A quick chat with tastemaker and lifestyle blogger Penny Lyons.
The perfect hostess gift is something homemade, a tea bread, a jar of jam, a bottle of herb-infused olive oil or a loaf of exquisitely baked bread paired with a cutting board. I love to give bulbs planted in a terra cotta pot wrapped in cellophane and tied up with raffia, which brings long-lasting enjoyment and the fun of watching them grow. I often gift a pack of printed calling cards, monogrammed coasters or beautiful cocktail napkins.
What three simple items can you add to a table setting to elevate its design?
Not counting flowers and candles, I usually select one thing for inspiration, be it a color or a theme or a special occasion and then add: 1) A touch of whimsy which can be in the form of a collectible (pieces of Lalique or Herend), souvenirs from a trip, fruits and vegetables as centerpieces or artichokes carved into candle holders; 2) monogrammed linens most definitely add a personalization that says I’m going the extra step to make the ordinary extraordinary; 3) placecards are a way of warmly greeting your guests with “please have a seat, I’m so happy you’re here.”
What theme would you give the perfect summer soirée on Nantucket?
My idea of the perfect Nantucket soiree would be a Gatsby-themed party, no question! I love the history of the roaring twenties—opulent partying into the wee hours of the morning, elegant high flapper fashion, gentlemen in tuxedos, feathers everywhere, dancing the Charleston, drinking champagne from over-flowing towers and enjoying the abundance of high spirit coupled with a tiny bit of naughtiness…Guests like to be transported to another time and place and the twenties are emblematic of a fantasy era where soirees reigned queen.
Describe the most elaborate party you’ve planned.
The most elaborate party I’ve ever planned was a party for 800 guests at the home of Martha Stewart to benefit Paul Newman’s Hole in the Wall Gang Camp, with the iconic American interior decorator Mario Buatta (the Prince of Chintz) as the guest of honor. We sewed eighty-eight tablecloths using Martha Stewart’s baby blue and white striped fabric from her sheet collection. We kept the color palette simple, crisp and elegant with all white tents and lots of live greenery. The fabulously creative centerpieces were oversized ivy topiaries in different animal shapes, adding that child-like touch of whimsy, reminding us of the children we were there for. This was simple elegance at its very best and for the very best cause.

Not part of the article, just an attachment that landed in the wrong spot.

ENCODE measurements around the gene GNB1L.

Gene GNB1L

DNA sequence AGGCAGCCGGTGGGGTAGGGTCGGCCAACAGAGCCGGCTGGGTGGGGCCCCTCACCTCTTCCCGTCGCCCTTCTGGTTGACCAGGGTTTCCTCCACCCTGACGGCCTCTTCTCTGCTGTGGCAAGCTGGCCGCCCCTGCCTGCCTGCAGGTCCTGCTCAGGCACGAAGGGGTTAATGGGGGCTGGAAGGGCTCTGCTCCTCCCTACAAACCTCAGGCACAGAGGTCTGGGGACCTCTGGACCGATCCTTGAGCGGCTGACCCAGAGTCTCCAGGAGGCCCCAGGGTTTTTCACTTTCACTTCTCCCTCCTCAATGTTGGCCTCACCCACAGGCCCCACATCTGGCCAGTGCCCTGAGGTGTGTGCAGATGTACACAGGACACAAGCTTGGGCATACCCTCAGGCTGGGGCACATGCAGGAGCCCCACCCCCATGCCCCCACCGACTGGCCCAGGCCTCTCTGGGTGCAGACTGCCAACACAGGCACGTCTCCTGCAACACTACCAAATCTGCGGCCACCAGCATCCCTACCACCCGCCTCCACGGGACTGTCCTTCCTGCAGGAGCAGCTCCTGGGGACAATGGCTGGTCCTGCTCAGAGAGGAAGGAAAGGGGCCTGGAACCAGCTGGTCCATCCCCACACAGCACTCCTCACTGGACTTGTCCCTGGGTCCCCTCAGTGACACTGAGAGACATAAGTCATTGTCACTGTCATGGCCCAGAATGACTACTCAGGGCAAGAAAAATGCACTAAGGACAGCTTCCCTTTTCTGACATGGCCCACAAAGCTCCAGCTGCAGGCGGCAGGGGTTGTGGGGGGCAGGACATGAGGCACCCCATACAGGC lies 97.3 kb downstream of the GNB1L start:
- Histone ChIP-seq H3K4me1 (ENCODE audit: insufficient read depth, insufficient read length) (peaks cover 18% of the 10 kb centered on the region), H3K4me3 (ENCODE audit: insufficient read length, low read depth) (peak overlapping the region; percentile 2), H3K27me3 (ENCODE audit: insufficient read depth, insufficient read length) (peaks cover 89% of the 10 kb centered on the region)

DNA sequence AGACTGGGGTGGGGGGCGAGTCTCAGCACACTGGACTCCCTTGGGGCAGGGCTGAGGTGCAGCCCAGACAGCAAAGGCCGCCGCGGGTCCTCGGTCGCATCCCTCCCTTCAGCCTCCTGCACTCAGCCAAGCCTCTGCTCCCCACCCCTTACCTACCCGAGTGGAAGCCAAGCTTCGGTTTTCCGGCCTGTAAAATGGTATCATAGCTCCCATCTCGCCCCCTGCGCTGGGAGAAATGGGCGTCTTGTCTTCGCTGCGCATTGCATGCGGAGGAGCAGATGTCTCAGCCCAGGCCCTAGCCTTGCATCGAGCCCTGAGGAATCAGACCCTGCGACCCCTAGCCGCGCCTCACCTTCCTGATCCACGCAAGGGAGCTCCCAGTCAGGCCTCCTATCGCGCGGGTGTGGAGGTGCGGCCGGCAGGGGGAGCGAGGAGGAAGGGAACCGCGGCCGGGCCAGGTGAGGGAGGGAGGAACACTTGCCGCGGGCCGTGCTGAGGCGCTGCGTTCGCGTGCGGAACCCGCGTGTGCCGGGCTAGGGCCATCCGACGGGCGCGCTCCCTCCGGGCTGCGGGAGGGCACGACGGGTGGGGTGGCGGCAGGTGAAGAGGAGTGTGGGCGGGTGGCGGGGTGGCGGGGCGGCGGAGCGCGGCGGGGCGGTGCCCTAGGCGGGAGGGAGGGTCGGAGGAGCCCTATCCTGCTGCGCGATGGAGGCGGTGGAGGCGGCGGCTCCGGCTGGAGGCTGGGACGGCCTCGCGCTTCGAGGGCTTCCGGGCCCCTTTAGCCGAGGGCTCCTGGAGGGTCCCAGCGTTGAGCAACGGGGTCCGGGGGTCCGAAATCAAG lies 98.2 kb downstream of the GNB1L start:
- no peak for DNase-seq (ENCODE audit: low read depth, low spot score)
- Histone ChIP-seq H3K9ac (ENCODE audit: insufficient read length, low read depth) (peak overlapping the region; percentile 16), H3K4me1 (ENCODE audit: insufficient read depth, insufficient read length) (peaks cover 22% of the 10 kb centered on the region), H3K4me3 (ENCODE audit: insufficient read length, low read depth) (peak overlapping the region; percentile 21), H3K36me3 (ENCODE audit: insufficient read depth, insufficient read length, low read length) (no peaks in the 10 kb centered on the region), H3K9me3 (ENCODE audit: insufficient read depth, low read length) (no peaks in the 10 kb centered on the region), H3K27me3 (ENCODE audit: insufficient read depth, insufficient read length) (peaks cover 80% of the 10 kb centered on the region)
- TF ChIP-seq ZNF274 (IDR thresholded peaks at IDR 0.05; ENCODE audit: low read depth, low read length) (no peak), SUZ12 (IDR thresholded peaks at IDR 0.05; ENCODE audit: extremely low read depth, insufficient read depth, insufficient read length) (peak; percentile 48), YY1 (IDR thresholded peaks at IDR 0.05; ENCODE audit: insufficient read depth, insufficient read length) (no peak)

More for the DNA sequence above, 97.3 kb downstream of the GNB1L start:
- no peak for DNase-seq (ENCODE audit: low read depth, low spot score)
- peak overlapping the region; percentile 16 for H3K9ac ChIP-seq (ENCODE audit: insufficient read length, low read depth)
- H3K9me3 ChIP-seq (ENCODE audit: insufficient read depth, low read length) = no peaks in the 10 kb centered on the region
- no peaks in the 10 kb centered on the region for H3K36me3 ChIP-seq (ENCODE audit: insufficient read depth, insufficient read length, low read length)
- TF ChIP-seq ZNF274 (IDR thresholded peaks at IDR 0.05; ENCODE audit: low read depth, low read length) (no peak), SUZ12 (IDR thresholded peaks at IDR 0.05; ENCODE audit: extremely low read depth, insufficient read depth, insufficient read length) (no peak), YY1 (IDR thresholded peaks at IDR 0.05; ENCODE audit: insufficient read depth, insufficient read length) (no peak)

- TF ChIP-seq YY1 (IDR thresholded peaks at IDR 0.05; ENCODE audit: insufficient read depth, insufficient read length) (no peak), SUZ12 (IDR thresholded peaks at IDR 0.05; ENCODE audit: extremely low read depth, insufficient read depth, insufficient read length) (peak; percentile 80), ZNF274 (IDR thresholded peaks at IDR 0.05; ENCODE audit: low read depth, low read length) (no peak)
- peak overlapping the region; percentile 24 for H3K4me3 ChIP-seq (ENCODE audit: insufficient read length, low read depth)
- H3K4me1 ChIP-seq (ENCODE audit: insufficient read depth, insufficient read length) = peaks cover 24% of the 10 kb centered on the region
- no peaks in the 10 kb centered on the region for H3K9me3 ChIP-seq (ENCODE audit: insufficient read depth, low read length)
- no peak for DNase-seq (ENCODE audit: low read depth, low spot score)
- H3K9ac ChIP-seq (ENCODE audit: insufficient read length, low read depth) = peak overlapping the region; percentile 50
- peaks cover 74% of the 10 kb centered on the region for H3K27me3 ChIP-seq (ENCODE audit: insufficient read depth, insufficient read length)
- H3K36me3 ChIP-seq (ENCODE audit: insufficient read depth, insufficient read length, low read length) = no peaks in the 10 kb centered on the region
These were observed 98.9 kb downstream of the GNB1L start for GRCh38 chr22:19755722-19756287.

As long as you’re hosting with open arms and love, you can’t make a mistake! But here is my ultimate recipe for a great party. I use our five senses as a guide when planning an event of any kind. Focusing on sight, smell, hearing, touch and taste is a small cheat sheet for identifying what makes guests feel at home in your home. I greet every guest warmly upon arrival. I always have flowers and candles, which set the tone. Music should ebb and flow with the tenor of the evening in tempo and volume. I often change the lighting throughout the evening. My culinary selections coordinate with my theme allowing delicious aromas to waft through the air adding to the ambiance. Most importantly, I gather together a well-thought-out list of guests with different but complementary interests I know will make for a great mingle and spark convivial conversation, ultimately creating a successful party.
What’s one thing that most people don’t know about you?
My husband and I met at ages seven and nine at the local ballroom dance studio. We were teamed up as a couple by height (and by chance!) and went on to dance competitively for thirteen years becoming the United States Ballroom Dance Champions in high school. We traveled extensively performing around the country and on television shows such as American Bandstand, the Ed Sullivan Show and Step This Way (the original Dancing with the Stars) where we won the grand prize, a Corvette Stingray.